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Homeland Security

Airmen help flooding recovery efforts

by Senior Master Sgt. Matt Proietti
Secretary of the Air Force Public Affairs

4/10/2008 - WASHINGTON (AFPN) -- Airmen from McEntire Joint National Guard Base, S.C., recently provided satellite imagery to assist state and federal agencies in relief efforts following flooding in Missouri and Arkansas.

Members of the 169th Communications Flight at McEntire Joint National Guard Base collected imagery using Eagle Vision, a mobile commercial imagery direct downlink system, to use in damage assessment and reconstruction in the two states.

Through Eagle Vision, Air Force officials receive images from commercial satellites. Airmen process data and forward it to the U.S. Geological Survey, which distributes it to the Federal Emergency Management Agency, coordinator of the federal government's role in preparing for -- and recovering from -- domestic disasters.

Eagle Vision has provided about 15 images in response to the tornadoes and floods that have occurred in Arkansas, Missouri, Tennessee and surrounding states over the past two months, said Brenda Jones, disaster response coordinator for the U.S. Geological Survey Earth Resources Observation and Science Center in Sioux Falls, S.D.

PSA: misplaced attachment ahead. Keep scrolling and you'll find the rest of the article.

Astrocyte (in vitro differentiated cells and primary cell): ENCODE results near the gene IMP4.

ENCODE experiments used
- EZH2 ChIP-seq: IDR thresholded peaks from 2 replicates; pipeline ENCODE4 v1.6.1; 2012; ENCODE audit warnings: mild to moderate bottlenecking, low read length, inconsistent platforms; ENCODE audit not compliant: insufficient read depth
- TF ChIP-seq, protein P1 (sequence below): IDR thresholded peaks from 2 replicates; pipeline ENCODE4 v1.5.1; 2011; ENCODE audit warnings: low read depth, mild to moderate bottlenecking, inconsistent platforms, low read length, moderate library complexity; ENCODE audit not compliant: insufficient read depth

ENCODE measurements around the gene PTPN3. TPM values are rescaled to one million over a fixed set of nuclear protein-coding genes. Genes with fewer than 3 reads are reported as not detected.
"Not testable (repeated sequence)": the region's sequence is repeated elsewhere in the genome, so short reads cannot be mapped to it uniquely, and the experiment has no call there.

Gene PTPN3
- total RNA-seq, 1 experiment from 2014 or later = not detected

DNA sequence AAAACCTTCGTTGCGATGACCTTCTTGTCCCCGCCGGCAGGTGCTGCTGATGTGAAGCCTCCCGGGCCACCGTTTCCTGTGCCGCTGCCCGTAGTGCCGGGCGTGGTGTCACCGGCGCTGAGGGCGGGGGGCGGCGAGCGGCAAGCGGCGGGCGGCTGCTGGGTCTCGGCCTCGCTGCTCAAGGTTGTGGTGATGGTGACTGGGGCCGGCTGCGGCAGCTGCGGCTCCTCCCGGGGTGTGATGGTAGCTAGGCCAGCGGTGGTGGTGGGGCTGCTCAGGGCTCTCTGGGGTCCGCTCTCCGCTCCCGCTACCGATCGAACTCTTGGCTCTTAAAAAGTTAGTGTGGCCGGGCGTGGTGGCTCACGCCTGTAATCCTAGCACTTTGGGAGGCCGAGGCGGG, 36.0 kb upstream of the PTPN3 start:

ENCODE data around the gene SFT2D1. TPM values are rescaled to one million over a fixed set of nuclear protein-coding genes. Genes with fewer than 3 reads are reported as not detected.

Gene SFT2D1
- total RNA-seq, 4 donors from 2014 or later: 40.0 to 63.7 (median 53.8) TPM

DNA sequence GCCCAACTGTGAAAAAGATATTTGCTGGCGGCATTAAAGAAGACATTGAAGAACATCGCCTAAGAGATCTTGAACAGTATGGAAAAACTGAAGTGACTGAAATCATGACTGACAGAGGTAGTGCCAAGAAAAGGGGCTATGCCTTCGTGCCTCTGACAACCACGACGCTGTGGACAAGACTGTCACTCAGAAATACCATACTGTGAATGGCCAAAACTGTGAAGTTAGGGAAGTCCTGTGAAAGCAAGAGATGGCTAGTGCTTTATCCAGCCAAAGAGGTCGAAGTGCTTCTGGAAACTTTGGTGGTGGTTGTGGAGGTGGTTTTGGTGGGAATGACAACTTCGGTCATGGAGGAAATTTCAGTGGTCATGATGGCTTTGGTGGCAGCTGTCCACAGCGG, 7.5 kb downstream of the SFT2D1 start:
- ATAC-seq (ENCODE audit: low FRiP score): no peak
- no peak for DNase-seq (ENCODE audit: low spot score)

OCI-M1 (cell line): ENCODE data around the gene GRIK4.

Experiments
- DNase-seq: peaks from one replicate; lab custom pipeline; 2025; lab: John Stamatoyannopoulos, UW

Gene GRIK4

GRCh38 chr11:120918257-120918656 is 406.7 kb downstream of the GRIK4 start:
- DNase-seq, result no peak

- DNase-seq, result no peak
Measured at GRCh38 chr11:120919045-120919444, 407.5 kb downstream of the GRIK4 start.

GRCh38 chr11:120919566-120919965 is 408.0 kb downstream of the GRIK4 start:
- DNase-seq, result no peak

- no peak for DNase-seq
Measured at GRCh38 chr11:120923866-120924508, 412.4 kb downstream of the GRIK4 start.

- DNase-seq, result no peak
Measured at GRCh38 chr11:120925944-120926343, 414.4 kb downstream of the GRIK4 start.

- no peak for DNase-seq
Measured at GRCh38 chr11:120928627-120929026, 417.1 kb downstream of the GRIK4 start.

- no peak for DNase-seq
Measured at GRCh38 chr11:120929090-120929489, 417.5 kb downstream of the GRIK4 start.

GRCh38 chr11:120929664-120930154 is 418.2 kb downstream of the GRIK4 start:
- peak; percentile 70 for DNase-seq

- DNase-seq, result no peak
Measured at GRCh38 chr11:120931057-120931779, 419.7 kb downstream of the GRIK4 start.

"The images have been a valuable asset in determining areas of impact and in damage assessment," Ms. Jones said. "Eagle Vision (is) a valuable asset in the acquisition of remotely sensed imagery during disaster response. Having a link to the systems operations team has provided the opportunity to schedule acquisitions based on changing priorities from the response community."

Eagle Vision is a total force effort. Active-duty, Reserve and Guard Airmen operate the system at four U.S. bases and one in Germany. The Army also has an Eagle Vision unit.

"It helps recovery and response efforts and provides training for our crews," said Jerry Brooks, director of the Air Force Combat Support Office Chief of Staff Innovation Program at the Pentagon.

Communication improvement in the last five years between government agencies has allowed the Air Force to be more helpful, Mr. Brooks said.

"My boss says, 'If it's on CNN, we're working it, too," he said of his supervisor, James Clark. "We send imagery to those who need it, and we'll be there until they tell us they don't need us anymore."

In their combat support role, Eagle Vision units deploy to provide planning and mission assistance for military operations. Each system is staffed by 12 to 15 people. Operational within three hours of arrival, Eagle Vision can respond with processed imagery data support within two to four hours of its collection.

The system evolved from a wartime need during Operation Desert Storm for a timely and responsive method to acquire broad area imagery to support contingency operation applications, Mr. Brooks said.



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